June 27, 2002 12:55 PM PDT

Struggling Linux company swaps CEOs

Linux seller Caldera International has replaced longtime Chief Executive Ransom Love and agreed to buy back shares held by two major investors.

Darl McBride, formerly president of the online planning business of Franklin Covey, which sells calendars, planning software, handheld computers and training materials, will now lead Caldera, the company said Thursday.

Caldera hopes the stock buyback will help it survive long enough to see an economic recovery spur more customer spending. For one, the buyback ends a deal under which Caldera had to give 45 percent of OpenServer revenue over a certain amount to Tarantella. And secondly, it opens the way for future investment in the company before the end of the Caldera's fiscal year, Oct. 31.

"We've relieved a large overhang...that has been a real distressing factor in our stock price and has been an inhibiting factor in our raising capital," Chief Financial Officer Bob Bench said in a conference call, noting that Caldera paid a "slight" premium for the stock over market rates. "We expect that before...Oct. 31 (we'll) be able to raise additional capital and make some acquisitions."

Caldera faces a challenge, though, with customers tightening purse strings and rival Red Hat boasting comparative strength.

"Whenever you get beyond Red Hat, most of the other Linux distributors are really struggling to generate significant revenue," though Caldera at least has the benefit of a strong customer base, said Aberdeen analyst Bill Claybrook. "Red Hat is moving like a firestorm."

Caldera's stock, which had plunged Wednesday from 77 cents to close at 60 cents, regained some of those losses Thursday, rising to 70 cents in midday trading.

Lindon, Utah-based Caldera was one of the first companies to benefit from early investor enthusiasm about the Linux operating system. But recently the 8-year-old company has been struggling through declining revenue, sustained unprofitability, layoffs and the threat of Nasdaq delisting.

Caldera had hoped in 2001 to boost its position by acquiring the Unix products from Tarantella, formerly the Santa Cruz Operation. Instead, the move increased expenses and failed to provide the expected gains.

McBride said in the call that he expected little change to the company's business strategy. "I think this company is poised for some interesting growth," he said.

Though Caldera got its start selling Linux, a key product for the company has been the OpenServer version of Unix, installed to run cash register servers and other tasks at thousands of chain stores, such as McDonald's. It remains popular, even though the Santa Cruz Operation ceased new development of the product and tried to steer customers to the higher-end UnixWare software. Caldera is supplementing the operating system products with management software that works on Linux, Unix and even Windows.

Two major investors, Tarantella and MTI Technology, have been seeking to sell their shares in Caldera since July 2001. On Tuesday, Caldera announced it would buy those shares back--about 4.4 million shares, or 31 percent of Caldera's outstanding stock--for $4.1 million.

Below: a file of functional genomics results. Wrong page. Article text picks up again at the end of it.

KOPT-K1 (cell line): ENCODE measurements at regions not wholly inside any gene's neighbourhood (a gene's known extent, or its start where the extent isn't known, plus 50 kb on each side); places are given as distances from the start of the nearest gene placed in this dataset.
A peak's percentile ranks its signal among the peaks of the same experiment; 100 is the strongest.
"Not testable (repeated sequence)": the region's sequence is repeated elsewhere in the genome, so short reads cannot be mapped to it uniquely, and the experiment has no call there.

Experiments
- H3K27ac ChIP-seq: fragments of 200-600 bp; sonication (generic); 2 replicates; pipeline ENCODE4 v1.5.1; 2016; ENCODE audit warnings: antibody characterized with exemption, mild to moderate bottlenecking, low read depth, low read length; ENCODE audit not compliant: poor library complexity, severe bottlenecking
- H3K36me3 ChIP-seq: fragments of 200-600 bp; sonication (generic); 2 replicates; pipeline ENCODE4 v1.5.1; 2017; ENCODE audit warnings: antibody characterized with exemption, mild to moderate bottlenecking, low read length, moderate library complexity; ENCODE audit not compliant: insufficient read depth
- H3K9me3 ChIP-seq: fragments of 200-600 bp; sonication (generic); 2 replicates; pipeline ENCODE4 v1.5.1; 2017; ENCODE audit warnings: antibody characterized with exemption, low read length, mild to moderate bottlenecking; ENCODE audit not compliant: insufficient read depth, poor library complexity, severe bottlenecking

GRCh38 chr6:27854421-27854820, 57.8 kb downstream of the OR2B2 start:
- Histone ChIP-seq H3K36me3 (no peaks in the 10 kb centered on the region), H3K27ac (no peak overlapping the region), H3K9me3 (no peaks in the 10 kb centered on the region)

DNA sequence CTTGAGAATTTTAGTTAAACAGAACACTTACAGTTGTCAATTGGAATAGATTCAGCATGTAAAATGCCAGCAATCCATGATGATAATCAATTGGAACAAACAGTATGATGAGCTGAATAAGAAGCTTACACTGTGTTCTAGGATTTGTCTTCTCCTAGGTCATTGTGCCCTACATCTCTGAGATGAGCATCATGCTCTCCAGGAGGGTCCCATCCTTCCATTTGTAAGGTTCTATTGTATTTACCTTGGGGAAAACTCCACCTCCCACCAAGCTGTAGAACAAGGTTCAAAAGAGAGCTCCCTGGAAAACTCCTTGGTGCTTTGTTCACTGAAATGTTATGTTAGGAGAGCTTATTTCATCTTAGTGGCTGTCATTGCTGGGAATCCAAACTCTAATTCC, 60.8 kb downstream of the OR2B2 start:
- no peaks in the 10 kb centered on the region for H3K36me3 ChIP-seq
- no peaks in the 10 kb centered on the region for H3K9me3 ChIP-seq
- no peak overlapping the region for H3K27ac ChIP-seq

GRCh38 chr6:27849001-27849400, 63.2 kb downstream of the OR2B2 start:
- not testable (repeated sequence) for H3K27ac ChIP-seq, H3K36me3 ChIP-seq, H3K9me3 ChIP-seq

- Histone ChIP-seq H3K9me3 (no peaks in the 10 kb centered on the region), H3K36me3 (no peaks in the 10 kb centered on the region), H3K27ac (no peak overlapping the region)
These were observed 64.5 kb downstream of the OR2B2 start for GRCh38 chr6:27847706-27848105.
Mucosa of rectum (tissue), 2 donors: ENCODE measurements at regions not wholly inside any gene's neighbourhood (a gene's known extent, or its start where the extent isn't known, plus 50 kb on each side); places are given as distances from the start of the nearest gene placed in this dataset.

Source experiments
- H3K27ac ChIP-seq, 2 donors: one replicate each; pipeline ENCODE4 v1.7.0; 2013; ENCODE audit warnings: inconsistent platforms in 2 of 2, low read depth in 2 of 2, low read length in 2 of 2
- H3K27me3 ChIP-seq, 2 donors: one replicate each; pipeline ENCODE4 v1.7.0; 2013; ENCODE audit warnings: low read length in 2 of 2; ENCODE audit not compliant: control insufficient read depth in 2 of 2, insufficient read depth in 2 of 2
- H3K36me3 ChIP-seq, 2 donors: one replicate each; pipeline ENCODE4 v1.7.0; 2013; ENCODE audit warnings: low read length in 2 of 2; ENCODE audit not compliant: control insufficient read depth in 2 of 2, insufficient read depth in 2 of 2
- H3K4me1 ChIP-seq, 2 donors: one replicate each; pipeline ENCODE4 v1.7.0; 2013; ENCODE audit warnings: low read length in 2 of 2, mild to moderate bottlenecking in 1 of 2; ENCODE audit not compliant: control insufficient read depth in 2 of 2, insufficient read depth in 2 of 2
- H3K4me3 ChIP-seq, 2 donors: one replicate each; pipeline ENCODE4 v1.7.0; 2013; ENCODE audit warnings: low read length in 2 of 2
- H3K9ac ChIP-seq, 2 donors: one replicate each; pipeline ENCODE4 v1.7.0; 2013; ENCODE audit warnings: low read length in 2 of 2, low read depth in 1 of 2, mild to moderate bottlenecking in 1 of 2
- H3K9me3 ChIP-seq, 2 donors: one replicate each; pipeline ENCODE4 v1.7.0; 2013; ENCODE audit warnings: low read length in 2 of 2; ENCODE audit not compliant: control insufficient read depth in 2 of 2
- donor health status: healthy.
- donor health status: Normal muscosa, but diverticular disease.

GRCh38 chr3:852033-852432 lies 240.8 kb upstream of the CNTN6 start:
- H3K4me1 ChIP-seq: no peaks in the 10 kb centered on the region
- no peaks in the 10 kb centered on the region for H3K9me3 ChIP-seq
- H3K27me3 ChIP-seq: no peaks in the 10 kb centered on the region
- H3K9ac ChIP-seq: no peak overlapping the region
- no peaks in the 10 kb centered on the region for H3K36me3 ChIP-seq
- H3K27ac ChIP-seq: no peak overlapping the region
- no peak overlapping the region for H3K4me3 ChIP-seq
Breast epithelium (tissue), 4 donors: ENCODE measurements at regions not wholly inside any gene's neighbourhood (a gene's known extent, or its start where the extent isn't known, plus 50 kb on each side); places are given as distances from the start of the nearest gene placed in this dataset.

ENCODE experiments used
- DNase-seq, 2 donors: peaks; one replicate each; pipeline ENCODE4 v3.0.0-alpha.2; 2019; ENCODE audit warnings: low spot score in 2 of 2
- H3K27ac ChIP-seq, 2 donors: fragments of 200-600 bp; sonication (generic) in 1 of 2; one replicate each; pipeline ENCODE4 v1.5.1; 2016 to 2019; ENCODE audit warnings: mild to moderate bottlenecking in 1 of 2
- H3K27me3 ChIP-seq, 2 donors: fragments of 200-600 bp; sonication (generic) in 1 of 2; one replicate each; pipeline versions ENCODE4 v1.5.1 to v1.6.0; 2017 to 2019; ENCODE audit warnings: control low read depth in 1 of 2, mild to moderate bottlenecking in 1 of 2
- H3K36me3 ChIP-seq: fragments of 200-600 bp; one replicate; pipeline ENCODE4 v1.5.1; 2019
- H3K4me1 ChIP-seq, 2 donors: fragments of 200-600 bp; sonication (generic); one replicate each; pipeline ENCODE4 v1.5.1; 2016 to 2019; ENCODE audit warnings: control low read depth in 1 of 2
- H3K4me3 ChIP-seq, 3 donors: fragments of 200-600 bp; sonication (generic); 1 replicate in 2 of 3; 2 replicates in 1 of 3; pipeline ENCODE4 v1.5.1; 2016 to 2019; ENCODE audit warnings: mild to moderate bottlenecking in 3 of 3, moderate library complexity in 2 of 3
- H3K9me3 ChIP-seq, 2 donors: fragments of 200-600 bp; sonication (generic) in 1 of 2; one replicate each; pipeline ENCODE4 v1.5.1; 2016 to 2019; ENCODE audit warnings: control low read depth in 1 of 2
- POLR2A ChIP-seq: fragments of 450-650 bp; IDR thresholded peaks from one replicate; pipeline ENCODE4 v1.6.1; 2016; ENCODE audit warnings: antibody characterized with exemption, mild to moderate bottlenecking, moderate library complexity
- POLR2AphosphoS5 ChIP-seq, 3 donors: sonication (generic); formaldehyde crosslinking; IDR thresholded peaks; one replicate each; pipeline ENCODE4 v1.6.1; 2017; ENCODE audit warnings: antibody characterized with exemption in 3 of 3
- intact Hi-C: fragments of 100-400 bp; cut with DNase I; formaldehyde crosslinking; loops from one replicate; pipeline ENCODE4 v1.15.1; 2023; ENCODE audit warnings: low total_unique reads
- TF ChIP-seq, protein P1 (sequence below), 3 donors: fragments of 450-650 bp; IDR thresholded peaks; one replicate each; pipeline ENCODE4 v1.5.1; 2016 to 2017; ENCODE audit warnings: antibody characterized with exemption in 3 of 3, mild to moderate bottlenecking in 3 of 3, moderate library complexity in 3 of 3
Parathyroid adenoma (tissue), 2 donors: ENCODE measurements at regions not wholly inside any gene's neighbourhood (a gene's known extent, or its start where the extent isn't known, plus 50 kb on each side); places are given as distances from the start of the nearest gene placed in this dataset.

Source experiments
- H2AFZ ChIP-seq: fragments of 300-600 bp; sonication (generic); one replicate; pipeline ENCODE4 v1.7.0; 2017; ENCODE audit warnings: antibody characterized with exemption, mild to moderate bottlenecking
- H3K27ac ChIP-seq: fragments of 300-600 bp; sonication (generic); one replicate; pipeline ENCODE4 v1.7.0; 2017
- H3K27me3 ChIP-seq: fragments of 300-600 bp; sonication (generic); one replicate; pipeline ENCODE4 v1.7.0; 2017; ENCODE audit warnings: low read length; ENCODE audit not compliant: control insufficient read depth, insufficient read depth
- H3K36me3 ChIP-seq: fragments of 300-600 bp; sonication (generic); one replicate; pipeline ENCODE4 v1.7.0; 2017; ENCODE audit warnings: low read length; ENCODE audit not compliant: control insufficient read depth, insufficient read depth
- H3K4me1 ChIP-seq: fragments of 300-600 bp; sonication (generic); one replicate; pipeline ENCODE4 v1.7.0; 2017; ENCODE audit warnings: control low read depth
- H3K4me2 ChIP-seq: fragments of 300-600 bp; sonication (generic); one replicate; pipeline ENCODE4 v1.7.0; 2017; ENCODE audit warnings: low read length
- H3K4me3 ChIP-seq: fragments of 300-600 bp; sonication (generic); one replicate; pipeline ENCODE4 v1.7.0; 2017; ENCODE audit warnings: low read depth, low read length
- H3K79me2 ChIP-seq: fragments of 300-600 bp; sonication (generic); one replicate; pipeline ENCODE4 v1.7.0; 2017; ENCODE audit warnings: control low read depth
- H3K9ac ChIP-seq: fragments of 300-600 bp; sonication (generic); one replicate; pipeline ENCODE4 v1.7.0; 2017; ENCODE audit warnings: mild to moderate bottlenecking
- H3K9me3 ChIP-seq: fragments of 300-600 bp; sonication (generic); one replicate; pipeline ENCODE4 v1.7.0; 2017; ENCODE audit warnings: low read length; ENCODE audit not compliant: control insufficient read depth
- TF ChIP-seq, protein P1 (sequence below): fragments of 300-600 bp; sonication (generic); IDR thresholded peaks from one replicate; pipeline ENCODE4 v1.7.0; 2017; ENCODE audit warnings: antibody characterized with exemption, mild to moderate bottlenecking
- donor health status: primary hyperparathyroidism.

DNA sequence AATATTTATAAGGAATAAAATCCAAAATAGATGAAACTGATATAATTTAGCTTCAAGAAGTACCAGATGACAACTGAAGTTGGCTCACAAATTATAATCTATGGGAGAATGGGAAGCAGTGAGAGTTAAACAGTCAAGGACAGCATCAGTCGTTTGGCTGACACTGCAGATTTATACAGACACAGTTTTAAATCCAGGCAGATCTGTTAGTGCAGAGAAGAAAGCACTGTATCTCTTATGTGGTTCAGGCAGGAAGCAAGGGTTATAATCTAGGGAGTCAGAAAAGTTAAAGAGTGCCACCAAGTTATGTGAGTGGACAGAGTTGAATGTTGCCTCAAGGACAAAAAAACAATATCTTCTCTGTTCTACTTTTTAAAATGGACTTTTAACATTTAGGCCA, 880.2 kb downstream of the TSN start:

The stock sale is expected to close in July. As a result, Tarantella and MTI will lose their seats on the board, and Caldera no longer will have to share with Tarantella its revenue from sales of OpenServer product.

"Two of our largest shareholders were companies in need of cash in their operations. They have for the past nine or 10 months been looking for an opportunity to liquidate their holdings in Caldera," Bench said.

Under the deal with Tarantella, Caldera had to provide 45 percent of OpenServer revenue past $22 million to Tarantella in the current second year of the deal, Bench said. In the third year, 45 percent of all revenue beyond $9 million would have to go to Tarantella. Caldera may now keep that revenue, though Bench declined to predict how much it would be.

"We expect that as the economy turns, we will be over the $9 million number," Bench said. "How to project that early on is very difficult, (but) that would be a very substantial savings to us."

McBride has known Love since they worked together in the 1990s at networking-software maker Novell, a company that spawned Caldera but failed to withstand the onslaught of Microsoft.

Love now will lead Caldera's UnitedLinux work, a movement to ally Caldera with SuSE, Turbolinux and Conectiva--three other companies that sell Linux, a clone of the Unix operating system.

UnitedLinux is widely viewed as an effort by second-tier Linux companies to gain the critical mass held by Linux leader Red Hat, but industry watchers are skeptical it will triumph.

Love will be able to work on hammering out membership agreements, development plans and other UnitedLinux details, he said. That includes trying to find a way to include members such as Debian or Slackware, which don't have the commercial focus of the current UnitedLinux partners.

Linux began as a hobby nearly 11 years ago. But through the efforts of a host of programmers sharing the software, it has expanded to hold a place alongside Windows and Unix at the world's largest computer makers. Profits, however, have been more elusive. The operating system is chiefly used on powerful, networked server computers, not on the desktops and laptops used by average people.

Caldera had a net loss of $6 million on revenue of $15 million for its quarter ended April 30. It had operating expenses of $16.5 million for the quarter and cash and equivalents of $22 million.

 

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